- 1 in 3 UK and Irish drivers (35%) are unaware that you drive on the right hand side of the road in France
- Less than 1 in 5 (17%) are aware they need a breathalyser in their car while driving in France and only 3 in 10 (30%) know they require headlamp beam converters to comply with French law
- A fifth (20%) of drivers don’t know 70 miles per hour is faster than 70 kilometres per hour 
- Three quarters (78%) are unaware that the drink driving limit is higher in the UK and Ireland than it is in France
- uSwitch.com is calling for motorists to be on the ball before driving to the 2016 UEFA European Championship by reading up on French motoring laws and checking if they have the appropriate kit
A staggering third (35%) of UK and Irish drivers mistakenly believe motorists drive on the left hand side of the road in France, according to new research from uSwitch.com, the price comparison site and switching service.
As thousands of football fans from England, Wales, Ireland and Northern Ireland get ready to set off to France this summer for the 2016 UEFA European Championship, uSwitch is urging fans road-tripping to the finals to brush up on the laws of the road to avoid heavy fines and penalties.
Not having the correct kit in the car is a regular own goal. French law requires motorists to have a range of accessories such as headlamp beam converters, a warning triangle, spare bulbs, high-visibility jacket and an approved breathalyser – and failure to carry these items can result in hefty on-the-spot penalties. However, fewer than one in five (17%) realise they’d need a breathalyser and only three in ten (30%) know that they’d require headlamp beam converters.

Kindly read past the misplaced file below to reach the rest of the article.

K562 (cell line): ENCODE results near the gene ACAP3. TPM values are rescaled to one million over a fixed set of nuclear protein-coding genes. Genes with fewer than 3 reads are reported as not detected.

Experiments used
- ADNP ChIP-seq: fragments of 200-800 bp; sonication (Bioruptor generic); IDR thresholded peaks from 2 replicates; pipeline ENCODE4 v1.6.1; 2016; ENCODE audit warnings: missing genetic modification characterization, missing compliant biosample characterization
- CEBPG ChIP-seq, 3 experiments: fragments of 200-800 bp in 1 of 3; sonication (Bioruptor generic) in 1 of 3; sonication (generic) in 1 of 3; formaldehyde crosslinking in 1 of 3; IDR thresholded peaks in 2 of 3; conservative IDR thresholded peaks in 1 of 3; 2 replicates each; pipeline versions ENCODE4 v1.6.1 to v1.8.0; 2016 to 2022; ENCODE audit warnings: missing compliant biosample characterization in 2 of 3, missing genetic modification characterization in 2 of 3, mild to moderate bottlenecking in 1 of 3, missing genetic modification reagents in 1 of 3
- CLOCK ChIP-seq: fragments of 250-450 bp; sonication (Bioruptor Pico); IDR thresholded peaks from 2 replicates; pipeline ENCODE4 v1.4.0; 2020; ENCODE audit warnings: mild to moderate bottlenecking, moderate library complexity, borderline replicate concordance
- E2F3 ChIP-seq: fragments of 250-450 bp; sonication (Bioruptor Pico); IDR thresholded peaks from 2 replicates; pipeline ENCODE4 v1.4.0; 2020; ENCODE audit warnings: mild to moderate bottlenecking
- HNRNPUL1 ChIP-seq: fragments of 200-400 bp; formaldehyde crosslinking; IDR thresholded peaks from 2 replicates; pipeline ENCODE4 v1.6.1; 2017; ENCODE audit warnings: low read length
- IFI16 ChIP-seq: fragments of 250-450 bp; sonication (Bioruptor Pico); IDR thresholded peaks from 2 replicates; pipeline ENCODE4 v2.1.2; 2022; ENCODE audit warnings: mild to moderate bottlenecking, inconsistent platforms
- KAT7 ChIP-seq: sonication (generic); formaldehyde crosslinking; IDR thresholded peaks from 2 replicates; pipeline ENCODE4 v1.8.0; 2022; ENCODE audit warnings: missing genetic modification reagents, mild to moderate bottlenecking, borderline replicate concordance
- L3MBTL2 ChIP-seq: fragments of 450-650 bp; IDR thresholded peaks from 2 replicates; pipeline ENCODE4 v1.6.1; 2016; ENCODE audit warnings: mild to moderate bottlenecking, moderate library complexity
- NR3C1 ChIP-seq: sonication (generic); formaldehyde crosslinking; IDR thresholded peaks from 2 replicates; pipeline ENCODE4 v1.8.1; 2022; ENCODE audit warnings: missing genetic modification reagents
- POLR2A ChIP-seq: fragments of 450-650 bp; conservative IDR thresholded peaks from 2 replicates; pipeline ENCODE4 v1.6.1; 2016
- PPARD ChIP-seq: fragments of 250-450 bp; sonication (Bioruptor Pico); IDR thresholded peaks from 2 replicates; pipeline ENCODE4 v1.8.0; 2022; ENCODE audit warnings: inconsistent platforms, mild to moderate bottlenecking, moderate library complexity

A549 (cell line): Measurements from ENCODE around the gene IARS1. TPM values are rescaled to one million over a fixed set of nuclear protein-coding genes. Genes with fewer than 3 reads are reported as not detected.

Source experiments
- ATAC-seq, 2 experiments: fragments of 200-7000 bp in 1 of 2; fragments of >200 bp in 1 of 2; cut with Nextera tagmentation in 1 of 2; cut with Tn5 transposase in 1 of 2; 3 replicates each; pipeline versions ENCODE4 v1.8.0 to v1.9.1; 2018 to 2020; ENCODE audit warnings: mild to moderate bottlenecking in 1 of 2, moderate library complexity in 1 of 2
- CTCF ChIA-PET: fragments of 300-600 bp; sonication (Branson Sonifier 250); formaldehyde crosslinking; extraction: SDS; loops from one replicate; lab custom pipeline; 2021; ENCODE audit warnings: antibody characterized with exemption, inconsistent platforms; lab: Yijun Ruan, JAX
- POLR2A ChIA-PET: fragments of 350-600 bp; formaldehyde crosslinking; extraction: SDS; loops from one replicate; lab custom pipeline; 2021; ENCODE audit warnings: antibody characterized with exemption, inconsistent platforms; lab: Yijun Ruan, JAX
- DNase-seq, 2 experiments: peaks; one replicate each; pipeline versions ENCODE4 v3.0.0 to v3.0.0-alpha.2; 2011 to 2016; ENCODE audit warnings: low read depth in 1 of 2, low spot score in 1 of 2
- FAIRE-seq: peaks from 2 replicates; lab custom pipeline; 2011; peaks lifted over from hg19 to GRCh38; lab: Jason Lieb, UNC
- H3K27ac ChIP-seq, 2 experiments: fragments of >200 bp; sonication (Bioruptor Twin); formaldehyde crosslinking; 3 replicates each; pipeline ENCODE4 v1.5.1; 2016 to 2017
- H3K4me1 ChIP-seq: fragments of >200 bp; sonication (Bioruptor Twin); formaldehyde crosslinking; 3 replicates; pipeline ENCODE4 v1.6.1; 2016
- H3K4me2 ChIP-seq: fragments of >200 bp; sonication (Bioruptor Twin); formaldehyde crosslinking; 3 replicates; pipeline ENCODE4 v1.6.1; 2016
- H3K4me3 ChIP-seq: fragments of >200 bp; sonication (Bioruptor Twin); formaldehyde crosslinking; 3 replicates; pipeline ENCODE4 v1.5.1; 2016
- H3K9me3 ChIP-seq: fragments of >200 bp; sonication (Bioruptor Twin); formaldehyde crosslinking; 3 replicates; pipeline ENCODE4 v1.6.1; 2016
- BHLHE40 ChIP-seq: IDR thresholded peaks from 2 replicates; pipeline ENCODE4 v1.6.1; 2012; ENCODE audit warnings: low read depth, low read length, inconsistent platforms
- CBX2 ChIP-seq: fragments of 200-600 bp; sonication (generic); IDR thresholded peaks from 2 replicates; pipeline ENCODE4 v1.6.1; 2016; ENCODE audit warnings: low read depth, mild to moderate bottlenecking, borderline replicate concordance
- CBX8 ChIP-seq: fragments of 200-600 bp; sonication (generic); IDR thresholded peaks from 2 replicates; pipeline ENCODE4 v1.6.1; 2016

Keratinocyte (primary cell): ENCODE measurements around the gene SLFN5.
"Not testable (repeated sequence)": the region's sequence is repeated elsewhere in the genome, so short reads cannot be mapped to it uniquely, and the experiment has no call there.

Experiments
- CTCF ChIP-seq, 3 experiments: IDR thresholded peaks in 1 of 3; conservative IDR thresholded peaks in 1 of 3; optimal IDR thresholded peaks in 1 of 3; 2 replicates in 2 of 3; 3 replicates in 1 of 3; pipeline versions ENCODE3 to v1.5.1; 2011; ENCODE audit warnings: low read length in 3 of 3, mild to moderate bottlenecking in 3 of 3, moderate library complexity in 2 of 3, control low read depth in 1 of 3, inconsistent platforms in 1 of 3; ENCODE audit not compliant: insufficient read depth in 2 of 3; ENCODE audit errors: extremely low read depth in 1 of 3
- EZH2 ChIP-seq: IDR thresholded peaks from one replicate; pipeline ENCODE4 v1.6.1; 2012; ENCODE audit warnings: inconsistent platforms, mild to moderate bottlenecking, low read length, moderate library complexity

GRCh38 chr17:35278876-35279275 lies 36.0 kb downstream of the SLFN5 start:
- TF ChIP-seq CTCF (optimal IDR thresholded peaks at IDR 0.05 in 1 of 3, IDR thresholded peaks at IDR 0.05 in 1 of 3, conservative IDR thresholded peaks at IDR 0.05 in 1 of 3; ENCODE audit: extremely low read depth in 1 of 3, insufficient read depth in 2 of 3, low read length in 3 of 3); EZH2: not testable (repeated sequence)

Motorists are in danger of getting caught in the fast lane when converting speed from miles per hour (mph) to kilometres per hour (km/h), with a fifth (20%) of people surveyed not knowing that 70mph is faster than 70km/h.
Travelling fans will need to keep a clear head when it comes to the drink driving laws in France. While the limit in the UK and Ireland is 0.8 milligrams per millilitre (mg per ml) – about one pint – in France it is 0.5 mg per ml, the equivalent of a small beer. However, less than a quarter (22%) of motorists know that the drink driving limit is stricter in the rest of the EU than it is in the UK.
Of the people surveyed, over half (54%) say that driving overseas is ‘difficult’ or ‘stressful’ – but despite this, only a third (36%) make sure they check the different driving regulations before they travel. Meanwhile, a third (34%) of drivers have no idea whether their car insurance covers them when driving abroad.
With four of the home nations battling it out at the Euros, competition is expected to be fierce. The Welsh came out as the nation with the most bullish driving habits, with nearly a third (29%) claiming driving abroad is easy, compared to just 17% of Northern Irish drivers. The Northern Irish on the other hand are the least likely to be befuddled by foreign road laws, with only 13% saying that they are commonly confused by foreign signs, compared to over one in five (21%) English drivers.
Following today’s findings, uSwitch.com is calling on drivers to check with their insurer before they travel to make sure they are fully covered and to read up on the laws of the road before driving to France.
Rod Jones, insurance expert at uSwitch.com, said: “With footie fans looking forward to making the short trip across the Channel this summer, it’s concerning that so many could be caught offside because of foreign road laws. It’s vital that anyone planning on driving to France understands the different rules before setting off to make sure cheers don’t turn to tears when faced with a heavy fine or worse.
“It pays to check that your car insurance policy includes European cover. Many policies default to third-party only protection on the continent unless you’ve stipulated otherwise, so talk to your insurer if necessary. Breakdown cover is also worth checking – the last thing you want is for your trip to stall on the way to the game.”
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